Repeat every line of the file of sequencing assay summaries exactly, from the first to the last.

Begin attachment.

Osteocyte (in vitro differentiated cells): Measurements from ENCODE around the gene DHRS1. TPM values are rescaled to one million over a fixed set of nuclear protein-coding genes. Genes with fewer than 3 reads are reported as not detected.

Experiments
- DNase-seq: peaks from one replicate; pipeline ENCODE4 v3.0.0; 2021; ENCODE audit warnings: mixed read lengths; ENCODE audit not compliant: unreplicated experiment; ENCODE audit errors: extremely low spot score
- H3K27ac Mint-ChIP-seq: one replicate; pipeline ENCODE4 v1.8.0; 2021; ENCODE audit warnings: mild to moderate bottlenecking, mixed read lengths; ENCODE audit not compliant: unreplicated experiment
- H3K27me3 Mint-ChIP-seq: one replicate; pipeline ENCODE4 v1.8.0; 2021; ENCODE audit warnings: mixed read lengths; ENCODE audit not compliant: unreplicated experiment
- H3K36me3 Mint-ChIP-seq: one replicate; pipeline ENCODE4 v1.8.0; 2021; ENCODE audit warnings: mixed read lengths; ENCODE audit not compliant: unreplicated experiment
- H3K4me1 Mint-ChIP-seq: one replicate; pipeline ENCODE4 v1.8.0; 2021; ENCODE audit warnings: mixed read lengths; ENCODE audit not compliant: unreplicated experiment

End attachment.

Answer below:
Osteocyte (in vitro differentiated cells): Measurements from ENCODE around the gene DHRS1. TPM values are rescaled to one million over a fixed set of nuclear protein-coding genes. Genes with fewer than 3 reads are reported as not detected.

Experiments
- DNase-seq: peaks from one replicate; pipeline ENCODE4 v3.0.0; 2021; ENCODE audit warnings: mixed read lengths; ENCODE audit not compliant: unreplicated experiment; ENCODE audit errors: extremely low spot score
- H3K27ac Mint-ChIP-seq: one replicate; pipeline ENCODE4 v1.8.0; 2021; ENCODE audit warnings: mild to moderate bottlenecking, mixed read lengths; ENCODE audit not compliant: unreplicated experiment
- H3K27me3 Mint-ChIP-seq: one replicate; pipeline ENCODE4 v1.8.0; 2021; ENCODE audit warnings: mixed read lengths; ENCODE audit not compliant: unreplicated experiment
- H3K36me3 Mint-ChIP-seq: one replicate; pipeline ENCODE4 v1.8.0; 2021; ENCODE audit warnings: mixed read lengths; ENCODE audit not compliant: unreplicated experiment
- H3K4me1 Mint-ChIP-seq: one replicate; pipeline ENCODE4 v1.8.0; 2021; ENCODE audit warnings: mixed read lengths; ENCODE audit not compliant: unreplicated experiment